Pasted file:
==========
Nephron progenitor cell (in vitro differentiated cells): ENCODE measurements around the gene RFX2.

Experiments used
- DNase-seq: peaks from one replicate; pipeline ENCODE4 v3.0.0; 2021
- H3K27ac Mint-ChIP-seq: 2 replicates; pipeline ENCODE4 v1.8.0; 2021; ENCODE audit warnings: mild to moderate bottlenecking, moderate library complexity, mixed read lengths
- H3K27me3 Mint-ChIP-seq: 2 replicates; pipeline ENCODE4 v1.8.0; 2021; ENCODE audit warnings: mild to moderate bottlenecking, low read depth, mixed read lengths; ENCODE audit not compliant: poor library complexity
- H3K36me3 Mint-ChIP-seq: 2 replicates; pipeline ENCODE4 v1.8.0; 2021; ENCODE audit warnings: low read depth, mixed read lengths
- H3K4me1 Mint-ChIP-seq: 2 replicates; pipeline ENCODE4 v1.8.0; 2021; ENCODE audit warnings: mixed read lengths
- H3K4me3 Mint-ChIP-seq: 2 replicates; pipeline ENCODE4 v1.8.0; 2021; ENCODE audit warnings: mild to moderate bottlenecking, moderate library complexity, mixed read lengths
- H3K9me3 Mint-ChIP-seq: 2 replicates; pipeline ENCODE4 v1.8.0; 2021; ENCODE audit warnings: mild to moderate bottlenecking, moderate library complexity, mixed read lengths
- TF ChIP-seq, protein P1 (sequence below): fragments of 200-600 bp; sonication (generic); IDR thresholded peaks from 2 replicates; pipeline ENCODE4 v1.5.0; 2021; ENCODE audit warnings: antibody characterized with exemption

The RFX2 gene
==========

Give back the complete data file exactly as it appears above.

Nephron progenitor cell (in vitro differentiated cells): ENCODE measurements around the gene RFX2.

Experiments used
- DNase-seq: peaks from one replicate; pipeline ENCODE4 v3.0.0; 2021
- H3K27ac Mint-ChIP-seq: 2 replicates; pipeline ENCODE4 v1.8.0; 2021; ENCODE audit warnings: mild to moderate bottlenecking, moderate library complexity, mixed read lengths
- H3K27me3 Mint-ChIP-seq: 2 replicates; pipeline ENCODE4 v1.8.0; 2021; ENCODE audit warnings: mild to moderate bottlenecking, low read depth, mixed read lengths; ENCODE audit not compliant: poor library complexity
- H3K36me3 Mint-ChIP-seq: 2 replicates; pipeline ENCODE4 v1.8.0; 2021; ENCODE audit warnings: low read depth, mixed read lengths
- H3K4me1 Mint-ChIP-seq: 2 replicates; pipeline ENCODE4 v1.8.0; 2021; ENCODE audit warnings: mixed read lengths
- H3K4me3 Mint-ChIP-seq: 2 replicates; pipeline ENCODE4 v1.8.0; 2021; ENCODE audit warnings: mild to moderate bottlenecking, moderate library complexity, mixed read lengths
- H3K9me3 Mint-ChIP-seq: 2 replicates; pipeline ENCODE4 v1.8.0; 2021; ENCODE audit warnings: mild to moderate bottlenecking, moderate library complexity, mixed read lengths
- TF ChIP-seq, protein P1 (sequence below): fragments of 200-600 bp; sonication (generic); IDR thresholded peaks from 2 replicates; pipeline ENCODE4 v1.5.0; 2021; ENCODE audit warnings: antibody characterized with exemption

The RFX2 gene